Less dependence on /usr/X11R6?

  • Paul Bayley

    Paul Bayley - 2001-08-13

    Has anybody seen an implementation of XFree86 which wasn't installed in /usr?

    I found that re-installing X11 is a pain in the butt compared to other OS X apps. Instead of just dragging an app and maybe a couple frameworks I have to copy stuff in /usr and make symlinks as root.

    Ideally X11 would be bundled in a framework in X11.framework/Versions/R6/ with headers in Headers and the other files in Resources. This framework could then be placed in one of these locations:


    • Greg Parker

      Greg Parker - 2001-08-14

      In a perfect world, that would be great, and mapping X11 into a framework+application actually works well. Ideally, X11 would be an umbrella framework with other X11 libraries as sub-frameworks.

      The problem that it's incompatible with every configure and Makefile in the world, which expect X11 to live in one of a few expected locations. No program or library would install without changing various -I and -L options to -framework X11. It would also break binary compatibility with Xtools.
      A package manager like fink might be able to do it, as long as nothing but those packages are used. Adding a symlink from /usr/X11R6 to X11.framework and some symlinks inside the framework (e.g. X11.framework/libs -> X11.framework/Libraries, X11.framework/include -> X11.framework/Headers) would preserve binary compatibility.

    • Torrey T. Lyons

      Torrey T. Lyons - 2001-08-14

      As Greg said, this would be the case in a perfect world, but unfortunately X11 has a huge amount of legacy. On most platforms X11 is an essential part of the OS, not an add on application. Its design and use has evolved with this in mind. As Greg mentioned, it would be easy to move everything into one bundle, but the bundle wouldn't be very useful. You would have to go through and change every single X11 application out there to get it to work with this non-standard X11 distribution. This would be a ton of work, for not a great amount of payoff. In this respect, we ultimately should take our lead from Apple. Apple dropped putting legacy libraries in Frameworks, as it meant that every application using the library had to be modified. Their current policy is that frameworks are for new projects. For legacy stuff where a well known usage is already in place, they don't use frameworks. An example is the TCL stuff which used to be in a framework, but moved to /usr/include and /usr/lib for Mac OS X 10.0.

      • Paul Bayley

        Paul Bayley - 2001-08-15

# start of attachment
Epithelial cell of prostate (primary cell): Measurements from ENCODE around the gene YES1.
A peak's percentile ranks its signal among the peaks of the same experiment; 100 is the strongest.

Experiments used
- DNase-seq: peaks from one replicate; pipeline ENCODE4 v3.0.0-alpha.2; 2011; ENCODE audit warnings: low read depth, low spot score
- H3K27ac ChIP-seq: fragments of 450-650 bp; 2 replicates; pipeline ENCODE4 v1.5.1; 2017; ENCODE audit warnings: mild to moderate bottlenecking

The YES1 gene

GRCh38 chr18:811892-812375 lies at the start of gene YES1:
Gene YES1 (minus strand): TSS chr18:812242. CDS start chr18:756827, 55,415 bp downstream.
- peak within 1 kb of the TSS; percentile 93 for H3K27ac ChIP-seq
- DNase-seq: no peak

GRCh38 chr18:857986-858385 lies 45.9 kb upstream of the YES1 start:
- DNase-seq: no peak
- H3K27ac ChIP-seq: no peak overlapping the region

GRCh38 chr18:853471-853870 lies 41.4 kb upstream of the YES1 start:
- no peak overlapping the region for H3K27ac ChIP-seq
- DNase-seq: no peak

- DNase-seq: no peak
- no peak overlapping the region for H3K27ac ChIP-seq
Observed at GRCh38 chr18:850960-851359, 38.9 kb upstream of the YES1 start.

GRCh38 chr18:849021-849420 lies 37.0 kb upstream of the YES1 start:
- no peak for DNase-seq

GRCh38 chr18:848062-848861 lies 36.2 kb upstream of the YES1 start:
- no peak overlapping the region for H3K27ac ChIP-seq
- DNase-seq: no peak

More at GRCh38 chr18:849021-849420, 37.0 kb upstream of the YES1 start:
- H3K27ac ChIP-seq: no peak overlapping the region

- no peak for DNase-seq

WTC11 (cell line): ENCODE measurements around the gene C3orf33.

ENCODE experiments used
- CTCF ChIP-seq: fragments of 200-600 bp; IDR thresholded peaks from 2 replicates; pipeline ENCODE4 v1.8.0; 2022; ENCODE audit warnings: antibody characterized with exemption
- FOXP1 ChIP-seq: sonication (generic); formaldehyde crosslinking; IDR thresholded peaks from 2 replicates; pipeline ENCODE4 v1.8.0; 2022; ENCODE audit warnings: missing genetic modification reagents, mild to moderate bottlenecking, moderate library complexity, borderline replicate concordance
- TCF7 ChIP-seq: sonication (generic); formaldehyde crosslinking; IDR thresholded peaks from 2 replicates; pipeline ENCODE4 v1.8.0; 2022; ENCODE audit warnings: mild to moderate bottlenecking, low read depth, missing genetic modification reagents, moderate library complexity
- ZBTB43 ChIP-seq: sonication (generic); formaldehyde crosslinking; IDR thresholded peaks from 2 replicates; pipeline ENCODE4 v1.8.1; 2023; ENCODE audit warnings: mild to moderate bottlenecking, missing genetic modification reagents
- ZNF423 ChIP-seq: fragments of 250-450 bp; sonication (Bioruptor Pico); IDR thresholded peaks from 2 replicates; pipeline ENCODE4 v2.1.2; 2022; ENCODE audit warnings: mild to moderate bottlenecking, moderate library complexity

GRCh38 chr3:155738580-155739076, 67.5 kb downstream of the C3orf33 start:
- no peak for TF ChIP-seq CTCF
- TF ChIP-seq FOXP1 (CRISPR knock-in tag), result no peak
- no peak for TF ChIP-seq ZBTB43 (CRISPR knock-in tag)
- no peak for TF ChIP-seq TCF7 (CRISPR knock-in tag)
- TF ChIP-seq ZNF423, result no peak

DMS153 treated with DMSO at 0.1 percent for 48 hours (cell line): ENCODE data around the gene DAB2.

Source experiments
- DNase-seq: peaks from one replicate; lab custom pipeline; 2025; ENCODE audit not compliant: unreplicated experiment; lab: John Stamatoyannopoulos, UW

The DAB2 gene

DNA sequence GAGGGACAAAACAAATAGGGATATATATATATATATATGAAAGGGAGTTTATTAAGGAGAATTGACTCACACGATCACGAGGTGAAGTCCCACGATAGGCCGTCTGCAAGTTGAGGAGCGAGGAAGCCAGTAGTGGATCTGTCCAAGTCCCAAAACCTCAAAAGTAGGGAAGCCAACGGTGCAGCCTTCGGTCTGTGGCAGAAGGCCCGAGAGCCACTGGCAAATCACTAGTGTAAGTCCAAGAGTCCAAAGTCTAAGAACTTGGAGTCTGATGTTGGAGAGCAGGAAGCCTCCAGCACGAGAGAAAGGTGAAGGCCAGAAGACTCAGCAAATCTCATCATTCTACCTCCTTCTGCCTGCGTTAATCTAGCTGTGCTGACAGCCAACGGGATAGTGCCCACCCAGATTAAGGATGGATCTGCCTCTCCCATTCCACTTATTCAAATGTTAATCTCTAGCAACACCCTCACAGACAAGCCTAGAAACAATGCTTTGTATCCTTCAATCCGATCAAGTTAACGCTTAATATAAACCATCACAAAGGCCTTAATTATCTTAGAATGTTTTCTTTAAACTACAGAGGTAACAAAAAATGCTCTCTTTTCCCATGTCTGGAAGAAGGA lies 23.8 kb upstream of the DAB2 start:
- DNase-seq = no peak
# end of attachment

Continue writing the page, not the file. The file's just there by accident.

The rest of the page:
Yes, but why did Apple do that instead of making the linker a little smarter instead.

        I don't like where everything is headed, which is to say 30 years ago. It sucks. It really really sucks.

        Consider two examples:

        Qt for OS X is classic (I hate Qt for OS X, but it's only an example). Instead of making a Qt.framework they made a .dyldlib.3.0.0 (gawd I love the /usr/lib versioning madness) and told people to install this in the lib, then edit your .profile or whatever to change env variables so Qt could find all it's resources and crap! Interesting that Frameworks solve ALL THIS CRAP without having to mess with /usr or with env variables.

        SDL from the cvs can be built either as a framework or as a .dyldlib. or whatever. Now how long will it be before SDL developers start making installers which mess around in /usr to install the dyldlib.0.1.2.blah version instead of a framework?

        You know how easy it is to maintain several boot volumes and one ~/Library? Very easy, until programs start looking for crap in /usr/lib

        • Greg Parker

          Greg Parker - 2001-08-15

          Yes, frameworks are a convenient organizational system. However, changing to frameworks requires modifications to the preprocessor, the compiler, the linker, makefiles and configuration scripts for every program, and all third-party libraries.

          XDarwin must work portably and backward-compatibly. Frameworks are neither. We are using twenty year old techniques because we are trying to work with twenty year old software.

    • Paul Bayley

      Paul Bayley - 2001-08-15

      And let me say I don't mind cleaning up some code to make the framework work, just for my own personal use.

      I didn't mind it for system files in System.framework in public beta.

    • Patrik Montgomery

      I've been thinking some about this, and I'm forced to agree with Greg and Torrey. This would make it a lot harder to compile stuff for X on Darwin/Mac OS X - unless we make symlinks for all the directories, which rather defeats the purpose of making it easier to install.

      If we're on the subject of making X more Mac-like, would it be possible to make it an app without an interface, the settings in System Preferences? At least we could get rid of show/hide menubar in rootless. You could quit if from the Dock icon, and it should be possible to add a Hide command to that menu as well (at least in 10.1).

      • Paul Bayley

        Paul Bayley - 2001-08-15

        I think making a preference panel would be a complete waste of time, not to mention a pain in the butt to use.

        Implementing hide and windows in XDarwin sounds useful however.

        • Patrik Montgomery

          What I want is to completely remove the menubar in rootless mode, because I keep using hide/show on it. If the prefs dialog could be brought up by right-clicking the dock, fine.


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